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September 25, 2006 | by  | in Film |
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An Inconvenient Truth

I was always a fan of Al Gore, in the way one feels sorry for children who drop their ice-cream just before the first lick. But despite his politics, or career thus far, his performance in this depressingly relevant and powerful documentary is certainly a positive use of celebrity. The third-highest grossing documentary in U.S. Box Office history, it is delivered as a fact-paced drama, rather than dull and emotionless recitation of facts. Based on the global warming lecture notes of Mr. Gore’s educational tour, the film tells a story of sorts with revelations, predictions, and the odd segments of insight into the personal life of Al himself.

While this was perhaps unnecessary, I found it refreshing that such a character would insert such portions into this type of cinema. In saying this however, his motivation was perhaps to more closely identify himself with the cause as a life mission (now his political career has ended). Regardless of his motivations, I am still undecided whether he actually is a dedicated humanitarian, or trying ever-sohard to appear one.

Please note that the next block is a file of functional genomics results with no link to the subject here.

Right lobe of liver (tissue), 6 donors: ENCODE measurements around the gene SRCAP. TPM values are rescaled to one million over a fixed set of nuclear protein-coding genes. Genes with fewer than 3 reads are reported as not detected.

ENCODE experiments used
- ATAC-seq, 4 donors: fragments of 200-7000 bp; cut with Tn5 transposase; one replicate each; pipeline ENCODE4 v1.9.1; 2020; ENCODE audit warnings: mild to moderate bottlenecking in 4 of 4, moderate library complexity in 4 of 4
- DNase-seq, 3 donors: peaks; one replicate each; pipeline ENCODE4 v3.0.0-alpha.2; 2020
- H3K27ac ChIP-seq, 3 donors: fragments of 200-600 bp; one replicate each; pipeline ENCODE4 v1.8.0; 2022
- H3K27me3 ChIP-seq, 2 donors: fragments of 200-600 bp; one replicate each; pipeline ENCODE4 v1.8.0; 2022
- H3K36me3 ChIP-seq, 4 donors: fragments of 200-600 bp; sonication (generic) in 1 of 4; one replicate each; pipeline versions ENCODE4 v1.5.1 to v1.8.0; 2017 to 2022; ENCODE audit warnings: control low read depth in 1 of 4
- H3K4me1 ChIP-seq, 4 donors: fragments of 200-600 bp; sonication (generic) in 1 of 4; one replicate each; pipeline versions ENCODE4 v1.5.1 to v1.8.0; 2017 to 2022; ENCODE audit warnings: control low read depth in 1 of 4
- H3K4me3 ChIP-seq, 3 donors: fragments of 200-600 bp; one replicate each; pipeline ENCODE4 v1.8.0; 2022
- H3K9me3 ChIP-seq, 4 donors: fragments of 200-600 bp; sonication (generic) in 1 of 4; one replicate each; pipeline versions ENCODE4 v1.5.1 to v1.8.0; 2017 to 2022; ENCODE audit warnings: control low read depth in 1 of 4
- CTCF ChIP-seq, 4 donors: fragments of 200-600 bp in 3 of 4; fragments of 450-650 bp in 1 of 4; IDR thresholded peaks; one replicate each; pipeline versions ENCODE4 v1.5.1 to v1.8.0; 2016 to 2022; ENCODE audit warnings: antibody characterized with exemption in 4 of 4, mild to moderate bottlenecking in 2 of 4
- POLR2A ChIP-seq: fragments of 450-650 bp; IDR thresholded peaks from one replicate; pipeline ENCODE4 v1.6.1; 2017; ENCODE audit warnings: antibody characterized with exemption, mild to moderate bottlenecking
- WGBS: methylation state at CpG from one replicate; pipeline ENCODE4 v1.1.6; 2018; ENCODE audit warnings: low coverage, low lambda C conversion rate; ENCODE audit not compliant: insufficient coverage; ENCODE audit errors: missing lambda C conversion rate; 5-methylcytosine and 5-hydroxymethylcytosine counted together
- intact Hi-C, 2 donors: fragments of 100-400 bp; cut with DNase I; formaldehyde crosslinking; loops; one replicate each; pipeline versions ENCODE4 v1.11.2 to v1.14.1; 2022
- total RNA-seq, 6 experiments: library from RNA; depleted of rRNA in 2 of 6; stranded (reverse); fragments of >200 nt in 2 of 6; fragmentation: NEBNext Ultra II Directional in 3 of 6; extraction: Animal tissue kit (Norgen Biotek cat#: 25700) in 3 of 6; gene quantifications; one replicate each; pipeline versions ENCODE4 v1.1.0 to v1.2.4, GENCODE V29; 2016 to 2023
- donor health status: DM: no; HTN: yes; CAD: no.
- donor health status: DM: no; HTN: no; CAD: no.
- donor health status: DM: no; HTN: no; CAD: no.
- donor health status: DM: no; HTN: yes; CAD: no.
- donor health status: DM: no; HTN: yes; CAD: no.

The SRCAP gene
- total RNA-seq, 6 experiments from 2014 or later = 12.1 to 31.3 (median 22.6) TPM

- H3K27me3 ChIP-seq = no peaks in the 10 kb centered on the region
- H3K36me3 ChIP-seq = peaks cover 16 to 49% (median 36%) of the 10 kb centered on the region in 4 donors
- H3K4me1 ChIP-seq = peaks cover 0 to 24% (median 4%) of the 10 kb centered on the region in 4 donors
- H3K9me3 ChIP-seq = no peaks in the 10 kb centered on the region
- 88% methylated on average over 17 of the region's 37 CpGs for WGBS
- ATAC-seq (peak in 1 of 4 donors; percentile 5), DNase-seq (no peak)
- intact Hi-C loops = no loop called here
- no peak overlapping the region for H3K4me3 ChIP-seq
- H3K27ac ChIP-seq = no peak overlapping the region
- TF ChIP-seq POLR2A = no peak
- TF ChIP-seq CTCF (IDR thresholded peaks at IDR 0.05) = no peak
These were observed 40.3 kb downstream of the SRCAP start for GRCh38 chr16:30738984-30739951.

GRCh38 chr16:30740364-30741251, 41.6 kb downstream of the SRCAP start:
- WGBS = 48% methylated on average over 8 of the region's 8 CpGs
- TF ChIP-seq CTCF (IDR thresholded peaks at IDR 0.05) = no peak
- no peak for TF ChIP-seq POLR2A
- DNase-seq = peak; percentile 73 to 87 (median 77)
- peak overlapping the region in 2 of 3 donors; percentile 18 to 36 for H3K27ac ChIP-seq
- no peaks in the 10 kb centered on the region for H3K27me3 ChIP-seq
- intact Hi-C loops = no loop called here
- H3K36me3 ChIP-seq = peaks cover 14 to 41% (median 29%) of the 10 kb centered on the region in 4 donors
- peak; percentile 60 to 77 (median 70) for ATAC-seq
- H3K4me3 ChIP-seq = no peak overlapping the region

As the title says, the realities of climate change brought about by humanity’s misuse of our environment are both politically and economically inconvenient to our capitalist consumer society. Politicians outright deny or gloss-over certain facts, arguing minutiae with incredibly brainy people, in the form of international organisations, university research departments and individual scientists. It is a very disheartening fact that politics and the demands of consumer society far outweigh any concerns we have about our future.

Despite certain contested facts, which critics from all camps have not ceased to point-out; and whether or not the evidence is completely correct or overblown, it is nevertheless glaringly apparent we are headed for some hard times. This is not portrayed in an overly moralistic or “I told you so” way, rejecting the shock-tactics many torch-bearers for this issue rely on to convey their messages. It does not declare worldwide environmental apocalypse, but still predicts catastrophes across the globe, and great upheaval to human life and our existence thus far.

But every which way you look at it, climate change is happening, it is our fault, and we need to do something about it.

DIRECTED BY DAVIS GUGGENHEIM
Rialto, Paramount cinemas

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He Tāonga

:   I wanted to write this piece, in order to connect to all tauira within the University, with the hope that we can all remind ourselves that we are a part of an environment which is valuable, no matter our culture, our beliefs or our skin colour. The ultimate purpose of this